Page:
Ravi Karkar: Measuring Health – From Tools, to Data, to Value

The next BostonCHI meeting is Ravi Karkar: Measuring Health – From Tools, to Data, to Value on Tue, May 16 at 6:45 PM.

Register here

BostonCHI May 2023


The ongoing boom in personal health technologies offers new potential to support people in collecting and interpreting data about their own health and well-being. However, there is a mismatch between what technology currently delivers (e.g., step counts, sleep scores) versus what people expect from it (i.e., personal health insights and recommendations).

Current technologies fall short of their potential due to complex and interrelated challenges (e.g., in meeting personal needs, in data quality, in their integration into clinical practice). A holistic approach is therefore necessary, focusing on end-to-end design that understands the individual, their environments, and their contexts.

My research focuses on human-centered approaches to collecting, interacting with, and using novel health data toward improving human well-being through personalized insights and recommendations.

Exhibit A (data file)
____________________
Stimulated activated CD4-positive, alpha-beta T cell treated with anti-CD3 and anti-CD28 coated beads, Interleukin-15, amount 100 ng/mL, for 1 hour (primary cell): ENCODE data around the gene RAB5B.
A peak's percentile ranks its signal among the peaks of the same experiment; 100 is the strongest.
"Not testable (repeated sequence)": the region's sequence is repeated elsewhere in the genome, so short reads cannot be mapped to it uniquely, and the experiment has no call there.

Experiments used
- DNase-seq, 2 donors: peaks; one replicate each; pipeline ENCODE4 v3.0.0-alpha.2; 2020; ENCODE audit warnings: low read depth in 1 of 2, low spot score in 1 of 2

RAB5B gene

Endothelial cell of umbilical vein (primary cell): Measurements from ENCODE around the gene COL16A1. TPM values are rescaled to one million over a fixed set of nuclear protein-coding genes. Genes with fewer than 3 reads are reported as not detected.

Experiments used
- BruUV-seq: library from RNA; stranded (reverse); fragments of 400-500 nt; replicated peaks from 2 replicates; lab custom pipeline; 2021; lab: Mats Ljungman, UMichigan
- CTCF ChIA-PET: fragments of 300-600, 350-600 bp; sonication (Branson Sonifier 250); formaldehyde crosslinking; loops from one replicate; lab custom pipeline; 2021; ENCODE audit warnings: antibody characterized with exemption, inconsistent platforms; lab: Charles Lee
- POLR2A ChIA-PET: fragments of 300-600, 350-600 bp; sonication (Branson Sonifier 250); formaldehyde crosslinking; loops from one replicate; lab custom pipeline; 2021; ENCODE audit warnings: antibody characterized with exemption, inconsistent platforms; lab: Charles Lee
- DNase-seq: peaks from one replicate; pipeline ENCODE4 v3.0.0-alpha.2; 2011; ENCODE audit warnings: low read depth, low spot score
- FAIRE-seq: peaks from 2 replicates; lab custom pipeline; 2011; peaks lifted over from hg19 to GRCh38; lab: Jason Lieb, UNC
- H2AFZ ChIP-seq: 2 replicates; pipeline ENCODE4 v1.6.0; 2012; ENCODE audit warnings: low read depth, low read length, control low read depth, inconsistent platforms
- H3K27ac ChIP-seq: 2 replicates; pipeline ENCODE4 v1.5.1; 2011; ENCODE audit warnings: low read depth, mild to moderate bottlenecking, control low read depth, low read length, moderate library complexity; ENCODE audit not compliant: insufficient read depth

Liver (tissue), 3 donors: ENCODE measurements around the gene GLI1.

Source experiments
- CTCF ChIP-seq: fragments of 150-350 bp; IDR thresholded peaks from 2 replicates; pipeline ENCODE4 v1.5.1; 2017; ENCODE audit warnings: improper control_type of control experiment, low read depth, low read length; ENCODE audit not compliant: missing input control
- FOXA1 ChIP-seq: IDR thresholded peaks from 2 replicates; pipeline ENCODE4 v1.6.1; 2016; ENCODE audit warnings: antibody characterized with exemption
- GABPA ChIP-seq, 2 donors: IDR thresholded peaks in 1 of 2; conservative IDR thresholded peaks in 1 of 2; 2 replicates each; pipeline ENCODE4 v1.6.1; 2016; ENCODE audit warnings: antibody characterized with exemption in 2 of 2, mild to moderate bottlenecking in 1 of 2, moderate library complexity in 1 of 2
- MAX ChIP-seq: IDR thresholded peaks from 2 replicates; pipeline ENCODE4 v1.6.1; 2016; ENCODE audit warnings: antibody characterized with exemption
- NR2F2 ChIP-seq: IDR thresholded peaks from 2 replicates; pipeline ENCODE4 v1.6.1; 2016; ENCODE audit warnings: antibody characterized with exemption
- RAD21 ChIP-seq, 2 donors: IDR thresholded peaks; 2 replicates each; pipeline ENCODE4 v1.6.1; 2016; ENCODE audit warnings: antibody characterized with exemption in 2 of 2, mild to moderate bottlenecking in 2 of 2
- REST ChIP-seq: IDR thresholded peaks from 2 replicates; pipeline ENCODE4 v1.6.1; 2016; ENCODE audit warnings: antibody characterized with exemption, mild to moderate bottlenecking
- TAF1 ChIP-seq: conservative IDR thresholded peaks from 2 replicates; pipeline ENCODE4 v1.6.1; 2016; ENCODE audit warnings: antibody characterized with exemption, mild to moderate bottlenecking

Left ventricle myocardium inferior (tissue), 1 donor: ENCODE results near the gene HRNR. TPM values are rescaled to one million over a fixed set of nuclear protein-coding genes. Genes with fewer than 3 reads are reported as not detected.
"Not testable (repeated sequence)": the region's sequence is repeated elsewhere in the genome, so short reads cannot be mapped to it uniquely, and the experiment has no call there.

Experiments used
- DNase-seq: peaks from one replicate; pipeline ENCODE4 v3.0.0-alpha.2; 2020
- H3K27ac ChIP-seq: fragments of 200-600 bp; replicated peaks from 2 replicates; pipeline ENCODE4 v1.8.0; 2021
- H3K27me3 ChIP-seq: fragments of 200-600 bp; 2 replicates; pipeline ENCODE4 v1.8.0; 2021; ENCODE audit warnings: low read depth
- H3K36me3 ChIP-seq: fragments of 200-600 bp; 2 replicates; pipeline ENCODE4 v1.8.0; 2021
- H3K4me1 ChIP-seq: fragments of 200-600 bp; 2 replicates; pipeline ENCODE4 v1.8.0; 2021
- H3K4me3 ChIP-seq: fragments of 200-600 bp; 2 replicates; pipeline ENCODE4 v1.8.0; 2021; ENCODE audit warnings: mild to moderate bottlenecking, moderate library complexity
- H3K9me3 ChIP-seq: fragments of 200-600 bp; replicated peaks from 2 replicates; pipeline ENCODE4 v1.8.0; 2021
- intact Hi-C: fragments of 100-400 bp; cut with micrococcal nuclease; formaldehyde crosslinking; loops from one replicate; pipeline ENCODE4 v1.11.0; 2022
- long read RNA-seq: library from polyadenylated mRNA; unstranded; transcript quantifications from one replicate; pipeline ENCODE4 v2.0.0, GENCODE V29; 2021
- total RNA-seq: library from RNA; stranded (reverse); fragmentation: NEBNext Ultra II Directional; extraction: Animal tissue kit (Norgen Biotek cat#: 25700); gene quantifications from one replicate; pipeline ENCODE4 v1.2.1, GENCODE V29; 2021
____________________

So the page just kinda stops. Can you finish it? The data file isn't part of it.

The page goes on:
I explore this in two major thrusts of research: (1) I build specialized tools to enable people living with chronic conditions to better leverage their personal health data in understanding and managing their health; and (2) Through the process of creating and studying such tools, I systematize frameworks and design recommendations to assist future developers in designing personal health tools.

About Ravi Karkar

My research focuses on designing, developing, and evaluating tools that can enable people to gather data and interpret personal aspects of their medical condition in the context of their day-to-day lives. Specifically, I focus on opportunities for individualized interventions that can be more effective and appropriate than one-size-fits-all population-based interventions.

I collaborate closely with clinical researchers to build targeted tools to support patients in better understanding and managing chronic conditions. I have also contributed a domain agnostic framework and approaches toward better design of personal health technologies. An overarching theme across the tools that I build is a focus on translating the research — taking the research from lab-studies into the hands of the individuals who need it.